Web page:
As a freshman in college, I had no idea what research entailed. My idea of research was spending hours slaving away as a grunt worker in a lab.
The idea of research seemed mundane, repetitive and unfruitful. Now as a medical school student, I am incredibly thankful that I was snapped out of my incorrect preconceptions. Research is now something I enjoy and am passionate about.
Research is not only about pipettes and test tubes. Research is directly connected with critical and independent thinking, creativity and most importantly, discovery. Essentially, all knowledge in every academic discipline came from some sort of research.
Research may sound great in theory, but there are also many practical benefits of doing undergraduate research and reasons why every prospective medical student should at least try it.
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Research can assist you in class. If all knowledge is produced by research, then understanding research will help you obtain knowledge. Many students I've spoken with who were actively involved in research said they've done better in their classes, whether the subject overlapped with their research project or not.
In many schools, independent research counts as extra graded units for your major. For example, my research counted for three four-unit major elective classes. Instead of taking difficult upper-level classes, I received 12 units of straight A's for my research – and they all counted toward graduation.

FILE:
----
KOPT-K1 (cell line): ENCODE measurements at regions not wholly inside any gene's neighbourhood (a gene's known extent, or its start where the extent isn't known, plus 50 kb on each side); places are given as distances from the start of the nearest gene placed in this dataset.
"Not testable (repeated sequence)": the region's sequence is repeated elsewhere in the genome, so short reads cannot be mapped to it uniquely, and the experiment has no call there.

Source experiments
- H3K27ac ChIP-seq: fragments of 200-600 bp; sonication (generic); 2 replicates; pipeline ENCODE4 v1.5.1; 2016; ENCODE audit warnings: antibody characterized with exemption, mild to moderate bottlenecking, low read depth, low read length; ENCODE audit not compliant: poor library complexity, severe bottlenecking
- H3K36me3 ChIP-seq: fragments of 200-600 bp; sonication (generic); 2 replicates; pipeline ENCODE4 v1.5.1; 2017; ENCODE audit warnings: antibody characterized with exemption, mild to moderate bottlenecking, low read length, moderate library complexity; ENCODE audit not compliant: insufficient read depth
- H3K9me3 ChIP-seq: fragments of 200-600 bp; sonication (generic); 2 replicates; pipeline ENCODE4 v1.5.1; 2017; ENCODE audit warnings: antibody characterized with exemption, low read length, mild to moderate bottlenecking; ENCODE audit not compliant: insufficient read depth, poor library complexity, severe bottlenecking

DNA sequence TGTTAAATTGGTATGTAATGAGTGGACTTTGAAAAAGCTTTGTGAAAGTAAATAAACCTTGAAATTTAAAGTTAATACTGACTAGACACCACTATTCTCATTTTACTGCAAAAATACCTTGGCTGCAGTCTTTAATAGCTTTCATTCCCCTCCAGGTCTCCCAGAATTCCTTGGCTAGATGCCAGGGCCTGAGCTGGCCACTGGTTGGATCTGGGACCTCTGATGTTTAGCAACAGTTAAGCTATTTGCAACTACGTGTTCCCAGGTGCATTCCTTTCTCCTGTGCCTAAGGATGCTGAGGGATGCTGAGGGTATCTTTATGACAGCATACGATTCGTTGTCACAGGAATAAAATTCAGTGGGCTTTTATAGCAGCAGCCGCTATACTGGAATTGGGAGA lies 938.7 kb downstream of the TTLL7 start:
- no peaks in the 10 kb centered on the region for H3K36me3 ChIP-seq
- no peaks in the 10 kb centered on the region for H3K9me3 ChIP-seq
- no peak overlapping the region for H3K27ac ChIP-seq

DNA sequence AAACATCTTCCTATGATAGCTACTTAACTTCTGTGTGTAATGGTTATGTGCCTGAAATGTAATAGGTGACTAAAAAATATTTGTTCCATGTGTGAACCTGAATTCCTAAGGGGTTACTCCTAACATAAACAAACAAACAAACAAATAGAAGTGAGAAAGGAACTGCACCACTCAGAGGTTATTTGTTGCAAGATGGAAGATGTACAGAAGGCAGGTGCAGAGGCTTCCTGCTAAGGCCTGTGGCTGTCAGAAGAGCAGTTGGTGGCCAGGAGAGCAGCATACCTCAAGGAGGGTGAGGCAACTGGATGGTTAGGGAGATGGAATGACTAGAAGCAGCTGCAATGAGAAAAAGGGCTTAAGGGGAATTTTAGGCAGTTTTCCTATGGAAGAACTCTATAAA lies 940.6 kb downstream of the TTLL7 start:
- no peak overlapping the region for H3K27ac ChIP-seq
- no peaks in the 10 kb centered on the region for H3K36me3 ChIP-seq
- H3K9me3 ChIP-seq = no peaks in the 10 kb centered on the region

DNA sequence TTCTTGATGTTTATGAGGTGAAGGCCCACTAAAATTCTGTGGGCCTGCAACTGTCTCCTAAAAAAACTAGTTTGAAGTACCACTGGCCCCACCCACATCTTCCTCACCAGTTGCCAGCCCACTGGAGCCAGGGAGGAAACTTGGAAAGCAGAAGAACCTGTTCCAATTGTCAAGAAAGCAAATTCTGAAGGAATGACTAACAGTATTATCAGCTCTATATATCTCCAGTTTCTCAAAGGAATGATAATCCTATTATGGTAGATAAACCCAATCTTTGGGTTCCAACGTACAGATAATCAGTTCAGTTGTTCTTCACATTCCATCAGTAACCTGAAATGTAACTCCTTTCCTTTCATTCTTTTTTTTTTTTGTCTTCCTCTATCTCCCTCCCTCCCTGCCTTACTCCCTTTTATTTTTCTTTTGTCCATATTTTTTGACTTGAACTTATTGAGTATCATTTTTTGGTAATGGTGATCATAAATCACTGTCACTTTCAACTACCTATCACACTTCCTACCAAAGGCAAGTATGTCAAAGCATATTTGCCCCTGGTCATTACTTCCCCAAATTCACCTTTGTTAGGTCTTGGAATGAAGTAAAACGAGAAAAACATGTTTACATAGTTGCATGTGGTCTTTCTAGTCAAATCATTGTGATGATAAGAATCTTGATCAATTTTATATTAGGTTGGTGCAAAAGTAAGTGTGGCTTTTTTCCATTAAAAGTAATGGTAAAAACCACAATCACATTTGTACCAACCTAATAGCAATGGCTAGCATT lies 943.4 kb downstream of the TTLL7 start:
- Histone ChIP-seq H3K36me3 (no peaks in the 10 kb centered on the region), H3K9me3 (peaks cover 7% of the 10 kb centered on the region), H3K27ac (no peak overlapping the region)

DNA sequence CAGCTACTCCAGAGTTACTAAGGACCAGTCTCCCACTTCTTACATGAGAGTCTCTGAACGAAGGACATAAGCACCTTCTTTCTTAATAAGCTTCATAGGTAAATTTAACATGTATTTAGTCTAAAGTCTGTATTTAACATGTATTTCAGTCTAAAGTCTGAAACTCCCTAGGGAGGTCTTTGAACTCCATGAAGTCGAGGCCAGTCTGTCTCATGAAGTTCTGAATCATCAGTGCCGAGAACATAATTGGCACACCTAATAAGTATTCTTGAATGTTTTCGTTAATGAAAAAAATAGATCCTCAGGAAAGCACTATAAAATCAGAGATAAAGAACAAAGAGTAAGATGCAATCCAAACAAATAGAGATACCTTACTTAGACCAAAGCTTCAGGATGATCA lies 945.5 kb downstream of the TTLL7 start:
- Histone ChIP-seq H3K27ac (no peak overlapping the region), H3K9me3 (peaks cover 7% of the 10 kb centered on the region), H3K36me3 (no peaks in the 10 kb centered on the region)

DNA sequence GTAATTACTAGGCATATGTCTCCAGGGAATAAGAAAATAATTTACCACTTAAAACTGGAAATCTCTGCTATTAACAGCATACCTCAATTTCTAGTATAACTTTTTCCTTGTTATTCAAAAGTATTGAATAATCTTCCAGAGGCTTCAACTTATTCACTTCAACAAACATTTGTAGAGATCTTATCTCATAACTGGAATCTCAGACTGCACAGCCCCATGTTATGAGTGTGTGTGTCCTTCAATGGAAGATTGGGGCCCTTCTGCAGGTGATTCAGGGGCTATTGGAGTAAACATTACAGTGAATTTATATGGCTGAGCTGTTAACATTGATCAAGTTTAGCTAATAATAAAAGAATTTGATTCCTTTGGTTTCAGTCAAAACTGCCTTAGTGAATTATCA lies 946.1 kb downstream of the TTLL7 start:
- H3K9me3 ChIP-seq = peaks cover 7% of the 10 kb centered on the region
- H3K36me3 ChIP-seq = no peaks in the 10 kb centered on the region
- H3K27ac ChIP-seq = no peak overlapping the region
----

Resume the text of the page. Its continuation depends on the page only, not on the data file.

Research can also provide clarity on your academic and career interests and goals. Determining what kind of research you want to do forces you to think about what you are passionate about. Do you want to learn more about molecular biology or how the heart functions? Do you have a general passion for learning?
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As you engage more deeply in your research, you will soon realize what interests you and what you could do without. Research has helped many people, myself included, confirm the desire to go into medicine.
I was initially interested in cancer research because I had a close family member who had cancer. Actually doing cancer research helped me not only understand the disease better but also not to fear it.
As an undergraduate researcher, you will almost always work with a mentor and possibly with a team. This is important because your mentor can serve as a guide in many different aspects outside of research as well.
He or she can become a friend, career counselor, job shadow candidate and even provide a strong letter of recommendation. Furthermore, working with a research team refines your skill set and prepares you for a lifetime of teamwork in the field of medicine.
Research will also stand out positively on your medical school application. Although many premeds do research, it is still a great way to stand out as an applicant.
Research projects are very unique and if you can show why you are passionate about your specific project, medical school admissions committees will definitely take note of that. Being published in a research journal as an undergraduate can be an uncommon and impressive accomplishment as well.
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Finally, as a researcher, you will be forced to read and understand primary literature. This is a skill that you will need not only for your undergraduate courses but also for the rest of your life as a future health professional.
And if you want to conduct research later in your career, understanding how to write primary literature is incredibly important. Engaging in research also contributes to learning how to think critically, independently and creatively. You will be trained in challenging the status quo and in synthesizing information rather than merely regurgitating it.
Edward Chang is a graduate of UCLA, where he attends the David Geffen School of Medicine. In addition to managing ProspectiveDoctor.com, he also counsels prospective medical school applicants. Contact him at firstname.lastname@example.org or follow ProspectiveDoctor.com on Twitter, @ProspectiveDr.